Borrowers could apply for student loan forgiveness if they entered public service, became totally disabled, or died after incurring the debt. Applicants had to complete three years of public service, pay back the entire principal balance, or die before the end of 10 years. After that period of time elapsed, any outstanding debt would become completely forgiven.

Tuition tax creditTuition tax credit

This kind of tax benefit allowed taxpayers to defer paying taxes on the first $10,000 they spent on tuition each year up until that point. This benefit could be usedused for undergraduate or graduate level education. There were two different kinds of tuition tax benefits: the Lifetime Learning Credit and the American Opportunity Credit. While both provided similar results, only the former was refundable.

Student LoanLoan Interest Tax Deduction

The student loan interest deduction was enacted by Congress in 1981. You can deduct 20% of qualified educational expenses paid or incurred during the year. Qualified educational expenses includeinclude tuition, fees, books, supplies, equipment, training costs, student activities, and transportation to and from school. You don’t have to itemize deductions on Form 1040 if your taxable income is less than $100,000 ($200,000 for married joint filers). There’s no limit on how much you can deduct each year, but the amount cannot exceed 2 percent of your adjusted gross income (AGI) plus $10,000 ($20,000 for married joint filing status).

You must itemize deductions to qualify for a deduction; the standard deduction doesn’t apply. However, certain types of student loans, including federally guaranteed student loans, are not deductible. Also, the use of Schedule A (Form 1040A), rather than Schedule C (Form 1040), does not permit you to take the deduction.

If you’re eligible for both the standard deduction and the student loan reduction, the maximum tax savings is equal to 40%. If you’re eligible only for the standard deduction, the maximum tax savings equals 22%. The tax benefit of using both methods may increase depending onon your AGI. To determine whether you’re eligible for this deduction, simply subtract your total qualifying education expenses from your total regular federal income taxtax due.

Source: IRS Publication 970:: Individual Income Tax Guide

Student LoanLoan Interest Tax Deduction

Student loanloan interest tax deduction

A student loan interest tax deduction is a federal income tax benefit for interest paid on student loans. In order to qualify for this benefit, you have to meet several requirements,requirements, including having at least $10,000 in outstanding loans. You also need to file either Form 1098-T (or other similar forms) reporting the interest payments. Most students do not pay any interest on their student loans and,and, thus,thus, cannot take advantage of this tax deduction.

How to apply

If you want to claim the interest tax deduction, you should first find out if you are eligible for it by reviewing IRS Publication 970. Next, fill out Form 8863 and attach it to your tax return. Finally, send the completed form along with supporting documentation to the IRS.

Who is eligible?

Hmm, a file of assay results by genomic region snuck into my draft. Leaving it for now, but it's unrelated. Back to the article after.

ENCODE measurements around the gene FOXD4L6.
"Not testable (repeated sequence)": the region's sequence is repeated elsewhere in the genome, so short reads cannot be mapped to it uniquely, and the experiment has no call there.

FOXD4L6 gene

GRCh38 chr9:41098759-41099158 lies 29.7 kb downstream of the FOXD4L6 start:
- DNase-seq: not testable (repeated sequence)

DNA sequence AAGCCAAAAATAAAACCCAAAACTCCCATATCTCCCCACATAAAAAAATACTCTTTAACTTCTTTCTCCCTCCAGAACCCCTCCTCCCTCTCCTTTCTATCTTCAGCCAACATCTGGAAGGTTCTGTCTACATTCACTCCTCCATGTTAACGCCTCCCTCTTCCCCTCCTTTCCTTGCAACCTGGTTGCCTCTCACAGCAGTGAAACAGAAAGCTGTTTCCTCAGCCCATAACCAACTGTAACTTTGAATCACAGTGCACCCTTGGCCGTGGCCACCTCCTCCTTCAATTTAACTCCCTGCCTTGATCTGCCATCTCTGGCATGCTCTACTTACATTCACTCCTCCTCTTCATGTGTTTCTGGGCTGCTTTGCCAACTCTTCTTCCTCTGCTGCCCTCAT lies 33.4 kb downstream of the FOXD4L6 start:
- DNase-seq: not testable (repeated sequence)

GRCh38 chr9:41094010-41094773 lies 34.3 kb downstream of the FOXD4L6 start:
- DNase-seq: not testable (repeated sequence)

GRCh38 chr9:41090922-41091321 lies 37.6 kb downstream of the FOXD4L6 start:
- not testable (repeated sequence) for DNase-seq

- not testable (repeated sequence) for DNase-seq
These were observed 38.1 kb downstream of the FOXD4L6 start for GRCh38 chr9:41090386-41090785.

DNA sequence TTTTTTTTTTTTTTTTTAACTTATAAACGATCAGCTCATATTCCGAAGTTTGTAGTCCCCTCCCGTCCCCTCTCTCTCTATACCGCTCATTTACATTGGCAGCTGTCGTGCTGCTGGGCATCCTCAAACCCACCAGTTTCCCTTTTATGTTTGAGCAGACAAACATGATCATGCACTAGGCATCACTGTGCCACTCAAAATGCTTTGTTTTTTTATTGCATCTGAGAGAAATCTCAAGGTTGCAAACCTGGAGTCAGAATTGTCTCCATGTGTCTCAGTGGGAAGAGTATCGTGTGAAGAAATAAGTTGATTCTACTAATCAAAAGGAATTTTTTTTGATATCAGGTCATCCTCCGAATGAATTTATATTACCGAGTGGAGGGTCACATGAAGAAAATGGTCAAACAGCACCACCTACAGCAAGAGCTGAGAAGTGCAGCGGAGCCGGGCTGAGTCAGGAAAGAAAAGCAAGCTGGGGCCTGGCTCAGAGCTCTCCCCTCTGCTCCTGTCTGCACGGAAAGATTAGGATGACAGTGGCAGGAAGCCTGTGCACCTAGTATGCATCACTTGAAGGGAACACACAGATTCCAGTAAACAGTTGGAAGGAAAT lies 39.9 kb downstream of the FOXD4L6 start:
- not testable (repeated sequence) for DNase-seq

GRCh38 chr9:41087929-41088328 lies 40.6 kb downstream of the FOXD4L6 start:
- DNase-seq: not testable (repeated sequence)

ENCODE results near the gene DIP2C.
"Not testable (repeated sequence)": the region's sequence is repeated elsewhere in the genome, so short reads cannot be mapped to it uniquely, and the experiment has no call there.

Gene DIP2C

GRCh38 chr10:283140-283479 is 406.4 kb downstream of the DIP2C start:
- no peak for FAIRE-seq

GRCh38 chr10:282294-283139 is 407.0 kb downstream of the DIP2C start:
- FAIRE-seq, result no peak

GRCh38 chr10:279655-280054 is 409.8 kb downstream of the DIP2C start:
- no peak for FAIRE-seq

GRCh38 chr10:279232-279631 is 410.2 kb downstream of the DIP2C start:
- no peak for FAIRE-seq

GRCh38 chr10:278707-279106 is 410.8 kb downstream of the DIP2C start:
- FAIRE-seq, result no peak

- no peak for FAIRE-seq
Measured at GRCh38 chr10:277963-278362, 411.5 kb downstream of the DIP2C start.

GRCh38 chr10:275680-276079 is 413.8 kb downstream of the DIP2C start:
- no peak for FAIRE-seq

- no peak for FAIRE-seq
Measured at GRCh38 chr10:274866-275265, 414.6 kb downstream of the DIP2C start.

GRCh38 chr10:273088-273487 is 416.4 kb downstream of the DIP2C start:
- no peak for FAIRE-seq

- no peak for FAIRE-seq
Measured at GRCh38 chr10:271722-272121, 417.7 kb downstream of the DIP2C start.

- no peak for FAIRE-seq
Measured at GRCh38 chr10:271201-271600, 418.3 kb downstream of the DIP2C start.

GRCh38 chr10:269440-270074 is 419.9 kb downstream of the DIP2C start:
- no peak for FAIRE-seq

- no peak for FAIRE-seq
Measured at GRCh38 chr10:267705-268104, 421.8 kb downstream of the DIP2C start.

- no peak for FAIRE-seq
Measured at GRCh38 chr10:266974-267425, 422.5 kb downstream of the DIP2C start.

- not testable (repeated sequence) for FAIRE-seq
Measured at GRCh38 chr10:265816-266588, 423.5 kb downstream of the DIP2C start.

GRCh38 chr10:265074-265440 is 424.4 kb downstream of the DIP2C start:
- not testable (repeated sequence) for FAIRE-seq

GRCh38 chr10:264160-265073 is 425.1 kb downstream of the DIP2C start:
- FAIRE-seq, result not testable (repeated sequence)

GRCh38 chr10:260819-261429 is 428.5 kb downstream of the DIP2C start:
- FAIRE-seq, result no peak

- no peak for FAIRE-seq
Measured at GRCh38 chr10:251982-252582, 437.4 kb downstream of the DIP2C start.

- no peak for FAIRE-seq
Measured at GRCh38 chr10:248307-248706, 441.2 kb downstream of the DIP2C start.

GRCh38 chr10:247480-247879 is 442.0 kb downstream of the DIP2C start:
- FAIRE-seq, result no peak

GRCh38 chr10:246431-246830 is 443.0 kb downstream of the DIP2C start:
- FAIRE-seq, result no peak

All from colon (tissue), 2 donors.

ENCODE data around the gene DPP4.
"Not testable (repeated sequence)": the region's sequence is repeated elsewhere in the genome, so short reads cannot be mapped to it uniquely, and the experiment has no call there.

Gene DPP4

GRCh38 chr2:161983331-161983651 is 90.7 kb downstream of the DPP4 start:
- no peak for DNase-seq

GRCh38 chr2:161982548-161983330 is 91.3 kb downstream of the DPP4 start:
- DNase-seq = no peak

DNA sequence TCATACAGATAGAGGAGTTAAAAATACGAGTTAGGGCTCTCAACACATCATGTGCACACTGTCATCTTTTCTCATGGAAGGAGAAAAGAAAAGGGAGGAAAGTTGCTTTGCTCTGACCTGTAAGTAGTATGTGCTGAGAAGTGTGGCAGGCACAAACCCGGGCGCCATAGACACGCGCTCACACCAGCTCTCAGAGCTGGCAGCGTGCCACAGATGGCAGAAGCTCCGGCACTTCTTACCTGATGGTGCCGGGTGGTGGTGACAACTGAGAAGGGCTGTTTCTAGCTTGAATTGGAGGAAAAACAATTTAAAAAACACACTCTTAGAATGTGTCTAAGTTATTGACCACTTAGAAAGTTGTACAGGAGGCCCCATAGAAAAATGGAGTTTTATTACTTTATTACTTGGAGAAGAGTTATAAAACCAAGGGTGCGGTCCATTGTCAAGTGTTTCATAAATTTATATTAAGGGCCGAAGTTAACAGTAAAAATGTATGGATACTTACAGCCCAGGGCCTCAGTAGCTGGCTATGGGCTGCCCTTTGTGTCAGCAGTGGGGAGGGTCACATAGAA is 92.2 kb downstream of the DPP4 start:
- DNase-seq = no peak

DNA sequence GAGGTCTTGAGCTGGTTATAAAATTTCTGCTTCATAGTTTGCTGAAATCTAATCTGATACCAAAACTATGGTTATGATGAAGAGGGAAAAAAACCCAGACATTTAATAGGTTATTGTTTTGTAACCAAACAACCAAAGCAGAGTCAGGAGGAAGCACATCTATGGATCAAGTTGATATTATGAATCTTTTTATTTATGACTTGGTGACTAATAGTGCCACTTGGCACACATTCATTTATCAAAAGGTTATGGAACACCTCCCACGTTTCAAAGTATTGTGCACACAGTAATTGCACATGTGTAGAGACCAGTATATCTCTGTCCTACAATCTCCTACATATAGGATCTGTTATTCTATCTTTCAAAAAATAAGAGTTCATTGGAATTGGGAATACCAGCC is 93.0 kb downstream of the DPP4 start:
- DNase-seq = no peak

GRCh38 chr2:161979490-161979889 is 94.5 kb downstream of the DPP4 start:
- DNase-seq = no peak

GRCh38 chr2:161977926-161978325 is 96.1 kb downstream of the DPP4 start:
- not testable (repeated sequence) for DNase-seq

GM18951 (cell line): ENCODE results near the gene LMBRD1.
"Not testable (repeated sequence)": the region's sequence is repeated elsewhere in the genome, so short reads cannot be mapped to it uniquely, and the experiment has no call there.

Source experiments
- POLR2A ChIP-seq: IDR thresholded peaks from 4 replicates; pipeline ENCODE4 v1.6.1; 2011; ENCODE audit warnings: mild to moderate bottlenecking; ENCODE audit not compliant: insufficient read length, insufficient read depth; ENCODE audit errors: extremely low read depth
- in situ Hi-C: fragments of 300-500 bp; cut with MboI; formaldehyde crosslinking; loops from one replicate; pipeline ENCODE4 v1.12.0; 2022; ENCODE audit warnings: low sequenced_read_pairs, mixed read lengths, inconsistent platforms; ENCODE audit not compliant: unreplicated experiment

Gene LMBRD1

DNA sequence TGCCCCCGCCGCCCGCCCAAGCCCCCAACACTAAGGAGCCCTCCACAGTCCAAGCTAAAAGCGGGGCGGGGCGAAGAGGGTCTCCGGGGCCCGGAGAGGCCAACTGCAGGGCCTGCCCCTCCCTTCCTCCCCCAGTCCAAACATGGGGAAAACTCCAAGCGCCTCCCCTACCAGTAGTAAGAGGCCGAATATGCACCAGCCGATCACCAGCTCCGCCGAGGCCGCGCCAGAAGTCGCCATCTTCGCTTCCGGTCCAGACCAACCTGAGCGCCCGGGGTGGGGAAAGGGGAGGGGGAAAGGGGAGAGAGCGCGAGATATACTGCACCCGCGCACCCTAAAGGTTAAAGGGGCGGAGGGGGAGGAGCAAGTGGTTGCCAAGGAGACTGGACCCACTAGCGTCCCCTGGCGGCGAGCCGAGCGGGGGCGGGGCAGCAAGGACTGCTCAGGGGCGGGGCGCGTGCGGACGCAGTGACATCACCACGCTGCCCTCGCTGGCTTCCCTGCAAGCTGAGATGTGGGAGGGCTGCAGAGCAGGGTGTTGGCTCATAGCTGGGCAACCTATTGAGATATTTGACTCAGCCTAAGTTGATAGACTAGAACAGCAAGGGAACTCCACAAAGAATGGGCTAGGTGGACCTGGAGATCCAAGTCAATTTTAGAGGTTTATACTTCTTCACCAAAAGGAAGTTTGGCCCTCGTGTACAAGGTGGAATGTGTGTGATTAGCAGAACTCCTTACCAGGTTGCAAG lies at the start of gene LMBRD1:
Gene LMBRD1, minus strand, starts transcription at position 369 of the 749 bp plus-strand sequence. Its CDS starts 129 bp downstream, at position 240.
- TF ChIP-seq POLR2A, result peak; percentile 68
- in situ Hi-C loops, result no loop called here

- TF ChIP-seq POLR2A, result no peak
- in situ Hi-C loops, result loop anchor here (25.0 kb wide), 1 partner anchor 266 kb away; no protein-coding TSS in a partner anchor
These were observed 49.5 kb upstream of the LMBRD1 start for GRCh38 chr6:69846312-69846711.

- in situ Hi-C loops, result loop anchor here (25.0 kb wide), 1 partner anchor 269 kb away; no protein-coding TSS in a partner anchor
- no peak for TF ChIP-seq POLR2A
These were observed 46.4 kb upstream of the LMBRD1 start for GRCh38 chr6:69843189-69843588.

Students who receivereceive a qualified education for less than $60,000 are eligible for this tax deduction. Students who were awarded degrees over $60,000 are not eligible for the deduction,deduction, even though they may still be able to deduct some portion of their educational costs.

Student LoanLoan Interest Tax Deduction

Student loanloan interest tax deduction

Interest paid on student loans is deductible  if you itemize deductions on your taxes. If you do not itemize deductions on your tax return, then any interest paid on student loan debt would be considered a non-deductible personal expense. There is no cap on how much interest can be deducted each year. Howeveryear. However, the interest cannot exceed what was originally borrowed.

taxtax bracket

Your income is taxed at different rates depending upon where you fall within the tax brackets. In general, the lower your income, thehigher the higher the rate you will pay. When calculating your effective federal tax rate, your taxable income includes both standard deductions and additional tax allowances.


Exemptions allow taxpayers tohave their have their money excluded from taxation. An exemption may be claimed based on age (such as being 65), relationship status, dependents, or low income. Exemptions must be claimed on Form 1040 and Form 1040A.


Dependent children are those who are under the age of 19 and are financially dependent on their parents. A child’s dependency status does not change due to marriage, divorce, or death. Dependency exemptions are allowed based on your child’s age and your marital status.

Standard deduction

The standard deduction is simply the amount of money that you can deduct from your taxable income before filing your taxes. You can claim a standard deduction on your individual and joint returns. If you do not claim the standard deduction, you will be required to calculate and subtract your adjusted gross income from the standard deduction amounts.

There are many ways to pay off your student loans faster.

You can start budgetingto pay to pay down your debt. Pay yourself first.You have You have a set monthly payment that goes towards paying off your balance. By planning ahead, you show lenders that you are a responsible personand that and that you are willing to budget your money properly.

If you are already working, you should consider contributing to a retirement account. If you contribute $100 per month, your balance will be reduced by about $1,000 over 20 years. That means you are saving $100 per month for the next 18 years. Once you retire, you can stop making payments.

If you aren’t working yet, think about the job you want after school. Do you need a degree? You might get a scholarship or work study program that pays for your education. These options usually require you to begin repaying your loans immediately after graduation. You don’t want to wait until you have a steady job lined up.